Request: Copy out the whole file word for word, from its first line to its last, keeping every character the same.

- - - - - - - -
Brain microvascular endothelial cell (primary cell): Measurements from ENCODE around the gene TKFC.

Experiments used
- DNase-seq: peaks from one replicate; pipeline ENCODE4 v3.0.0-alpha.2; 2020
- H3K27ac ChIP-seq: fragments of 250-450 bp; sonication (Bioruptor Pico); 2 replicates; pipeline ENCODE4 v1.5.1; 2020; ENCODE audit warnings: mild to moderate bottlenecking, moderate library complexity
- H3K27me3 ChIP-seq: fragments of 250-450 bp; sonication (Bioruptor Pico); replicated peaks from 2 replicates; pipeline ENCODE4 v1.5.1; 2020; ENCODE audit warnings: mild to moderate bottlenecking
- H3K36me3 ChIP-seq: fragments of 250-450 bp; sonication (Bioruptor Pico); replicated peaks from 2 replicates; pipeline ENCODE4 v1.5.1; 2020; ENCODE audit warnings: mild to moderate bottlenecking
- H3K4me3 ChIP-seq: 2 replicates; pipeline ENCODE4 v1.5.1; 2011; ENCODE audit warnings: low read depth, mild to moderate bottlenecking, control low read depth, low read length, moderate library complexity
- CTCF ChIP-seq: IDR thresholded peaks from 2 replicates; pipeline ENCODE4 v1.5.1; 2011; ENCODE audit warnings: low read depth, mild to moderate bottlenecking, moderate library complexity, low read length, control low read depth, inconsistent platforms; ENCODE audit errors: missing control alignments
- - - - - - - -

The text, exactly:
Brain microvascular endothelial cell (primary cell): Measurements from ENCODE around the gene TKFC.

Experiments used
- DNase-seq: peaks from one replicate; pipeline ENCODE4 v3.0.0-alpha.2; 2020
- H3K27ac ChIP-seq: fragments of 250-450 bp; sonication (Bioruptor Pico); 2 replicates; pipeline ENCODE4 v1.5.1; 2020; ENCODE audit warnings: mild to moderate bottlenecking, moderate library complexity
- H3K27me3 ChIP-seq: fragments of 250-450 bp; sonication (Bioruptor Pico); replicated peaks from 2 replicates; pipeline ENCODE4 v1.5.1; 2020; ENCODE audit warnings: mild to moderate bottlenecking
- H3K36me3 ChIP-seq: fragments of 250-450 bp; sonication (Bioruptor Pico); replicated peaks from 2 replicates; pipeline ENCODE4 v1.5.1; 2020; ENCODE audit warnings: mild to moderate bottlenecking
- H3K4me3 ChIP-seq: 2 replicates; pipeline ENCODE4 v1.5.1; 2011; ENCODE audit warnings: low read depth, mild to moderate bottlenecking, control low read depth, low read length, moderate library complexity
- CTCF ChIP-seq: IDR thresholded peaks from 2 replicates; pipeline ENCODE4 v1.5.1; 2011; ENCODE audit warnings: low read depth, mild to moderate bottlenecking, moderate library complexity, low read length, control low read depth, inconsistent platforms; ENCODE audit errors: missing control alignments